Mondays are hard, but hopefully you are a little bit refreshed from the weekend. Use some of those creative juices and write a little. Maybe it’s 250 words or maybe it’s 15 minutes. Maybe you’ll just brainstorm about your plot or characters. Driving to work? Use your phone’s dictate feature to record ideas to explore later. Author after author will tell you that the best way to market your book and find ultimate success is to write more books. Having a lot of products in the market makes it more likely that someone will find you and fall in love with your writing. So keep at it!
Engage on social media. This is probably what you think of when someone mentions “author marketing,” and it is certainly critical. But it doesn’t have to be overwhelming. I try to connect with one new person on each of my social media sites each week. It’s not too tough to find one person that shares your interests and like or comment on one of their posts. Bonus: Look to connect with folks who have a following that would be interested in your book. Start developing the relationship so you can ask for their support down the road.
You’ve made it to hump day. Give yourself a break. Maybe you’re worn out from all of that social media engagement yesterday. Read a little bit (or listen to an audiobook if your commute is your only free time). Something fun. Something you’d want to write. Reading is a critical part of your continued author education! If you find yourself liking something (or not), ask yourself why? Make a mental note for your next work. Bonus: When you’ve finished the book, write a review and share it on your blog. Now you’ve generated content that is of interest to your potential readers. Share the review with the author, who will likely share it with their followers, and get some nice links back to your own page.
Work on a blog post. Notice I didn’t say: complete or post a blog post. We have all heard how important author blogs are, but it can be hard to find the time to actively maintain your blog. But just because you don’t have time to sit down and write a 1000 word post doesn’t mean you can’t make some progress. Even if you only have 15 minutes, you have time to brainstorm an idea for a future post, write a first paragraph, or find a featured image for that post that has been sitting in draft status for two weeks. With an idea or a start, you won’t be facing the blinking cursor of doom when you sit down to blog next time.
Learn something new (about marketing or writing, your choice). By subscribing to relevant blogs (like Book Marketing Tools) you can get great informative content delivered strait to your inbox. It’s so easy to click through your email and take 5 minutes to learn something you can apply down the road. No time to read? Subscribe to podcasts you can listen to on your commute or while you’re cooking dinner (like the Author Hangout). Bonus: Click the Twitter or Facebook share link on a post you find interesting, and voila, you’ve engaged in social media twice this week!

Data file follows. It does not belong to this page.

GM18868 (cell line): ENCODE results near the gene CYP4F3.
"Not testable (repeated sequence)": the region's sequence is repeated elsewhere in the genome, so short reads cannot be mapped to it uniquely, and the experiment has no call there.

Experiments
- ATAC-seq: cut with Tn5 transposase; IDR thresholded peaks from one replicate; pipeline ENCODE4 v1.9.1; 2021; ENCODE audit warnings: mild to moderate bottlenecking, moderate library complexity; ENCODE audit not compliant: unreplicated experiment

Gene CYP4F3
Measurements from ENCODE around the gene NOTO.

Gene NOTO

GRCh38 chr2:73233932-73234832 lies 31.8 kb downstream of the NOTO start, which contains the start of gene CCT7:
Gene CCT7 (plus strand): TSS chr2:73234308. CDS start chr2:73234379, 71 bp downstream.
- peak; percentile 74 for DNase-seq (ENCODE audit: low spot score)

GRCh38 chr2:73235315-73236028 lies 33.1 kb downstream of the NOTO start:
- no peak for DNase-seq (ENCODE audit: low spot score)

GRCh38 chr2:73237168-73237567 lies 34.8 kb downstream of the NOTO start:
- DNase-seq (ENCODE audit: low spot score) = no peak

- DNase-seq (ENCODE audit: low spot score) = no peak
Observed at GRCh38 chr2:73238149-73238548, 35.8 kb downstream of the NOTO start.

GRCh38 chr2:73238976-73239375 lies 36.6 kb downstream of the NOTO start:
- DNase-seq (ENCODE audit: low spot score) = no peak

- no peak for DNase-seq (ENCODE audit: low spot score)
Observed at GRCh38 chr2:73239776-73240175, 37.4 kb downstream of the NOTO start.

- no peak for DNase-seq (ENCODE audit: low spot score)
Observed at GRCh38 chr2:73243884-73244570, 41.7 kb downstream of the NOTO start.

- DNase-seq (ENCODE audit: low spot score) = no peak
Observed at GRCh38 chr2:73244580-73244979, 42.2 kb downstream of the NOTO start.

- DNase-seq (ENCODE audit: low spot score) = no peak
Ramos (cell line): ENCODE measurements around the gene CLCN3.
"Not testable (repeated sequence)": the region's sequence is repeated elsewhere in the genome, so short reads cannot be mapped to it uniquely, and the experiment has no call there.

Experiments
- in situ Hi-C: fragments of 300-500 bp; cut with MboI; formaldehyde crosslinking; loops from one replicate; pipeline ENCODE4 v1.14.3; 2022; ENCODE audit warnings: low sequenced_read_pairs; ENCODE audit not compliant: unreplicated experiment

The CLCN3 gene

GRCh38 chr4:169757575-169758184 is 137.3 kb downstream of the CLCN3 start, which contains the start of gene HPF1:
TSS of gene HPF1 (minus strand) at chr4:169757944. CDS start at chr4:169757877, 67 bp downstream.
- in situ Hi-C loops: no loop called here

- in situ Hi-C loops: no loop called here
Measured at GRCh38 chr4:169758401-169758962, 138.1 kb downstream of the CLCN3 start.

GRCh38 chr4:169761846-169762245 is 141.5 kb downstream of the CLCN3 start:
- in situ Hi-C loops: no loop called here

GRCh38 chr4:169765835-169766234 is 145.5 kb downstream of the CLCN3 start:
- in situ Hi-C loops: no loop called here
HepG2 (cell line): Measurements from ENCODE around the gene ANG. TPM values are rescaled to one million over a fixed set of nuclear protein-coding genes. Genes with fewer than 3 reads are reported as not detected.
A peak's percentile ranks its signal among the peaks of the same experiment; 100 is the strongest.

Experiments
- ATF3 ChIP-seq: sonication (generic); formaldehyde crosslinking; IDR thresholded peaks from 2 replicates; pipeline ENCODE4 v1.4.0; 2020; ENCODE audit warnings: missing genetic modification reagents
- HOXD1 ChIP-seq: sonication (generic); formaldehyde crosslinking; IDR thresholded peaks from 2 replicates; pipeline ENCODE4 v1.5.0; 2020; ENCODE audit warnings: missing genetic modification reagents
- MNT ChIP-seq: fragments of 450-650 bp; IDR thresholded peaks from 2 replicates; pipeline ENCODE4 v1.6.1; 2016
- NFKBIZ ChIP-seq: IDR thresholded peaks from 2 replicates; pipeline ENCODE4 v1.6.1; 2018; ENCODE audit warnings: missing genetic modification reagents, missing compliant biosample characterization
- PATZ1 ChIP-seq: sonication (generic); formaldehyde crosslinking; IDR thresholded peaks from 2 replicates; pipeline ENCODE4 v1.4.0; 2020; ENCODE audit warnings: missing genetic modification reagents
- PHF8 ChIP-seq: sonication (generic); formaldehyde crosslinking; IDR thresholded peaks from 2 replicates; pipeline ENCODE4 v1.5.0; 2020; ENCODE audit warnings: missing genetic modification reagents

Featured image by chintermeyer, CC License https://creativecommons.org/licenses/by-sa/2.0/
I received the edited first half of Moonburner from my publisher this weekend. It’s starting to look like a real book!
Here it is all laid out on my computer screen!
Now it’s my turn to spend some quality time with my Chicago Manual of Style and make sure the text is perfect.
In the meantime, the cover design and marketing efforts are moving forward. Today before I dove into editing, I spent some time thinking about my Back Cover Blurb.
If a book’s cover design is the first chance to snag a reader’s attention, the back blurb is the second (and last) shot. But what makes a blurb great? According to Jane Friedman’s blog, for fiction, the blurb should succinctly present the high-level narrative of the story. It should start with your compelling hook, include the most engaging plot points, and preferably leave a teaser to pique the reader’s interest. See some examples here.
To come up with my blurb, I pared down some marketing copy I had already created, with a special eye for the most important plot points of the story. (1) The inciting incident: Kai being exposed as a moonburner and sentenced to death; (2) Journey from the known: Escaping from Kita to the moonburner citadel in Miina; (3) Midpoint or second crisis: learning that the citadel leadership is up to something fishy; (4) Vague reference to the climax (no spoilers here!): Kai battling the citadel forces with the help of her unexpected knowledge and allies.
Here is what I came up with for Moonburner:
When 17-year old Kai is exposed as a female sorceress—a moonburner, she knows the punishment is death. Despite the odds against her, Kai escapes her fate and undertakes a harrowing journey to a land where moonburners are revered and trained as warriors.
But the moonburner citadel is not the place of refuge and learning that Kai imagined. The ongoing war against the male sorcerers has led the citadel leadership down a dark path that could spell the end of all magic. Armed with a secret from her past and a treasonous ally, Kai may be the only person able to prevent the destruction of her people.
I can’t quite get the last sentence right, but overall, I like it. What do you think?
Featured image by Lorenzo Scheda, https://creativecommons.org/licenses/by-nc-nd/2.0/
Imagine my surprise when I opened my email this morning to find out that I one of the publishers I queried wants to publish Moonburner!!! I am seriously on cloud nine. How am I supposed to get any work done today?
More details soon to come…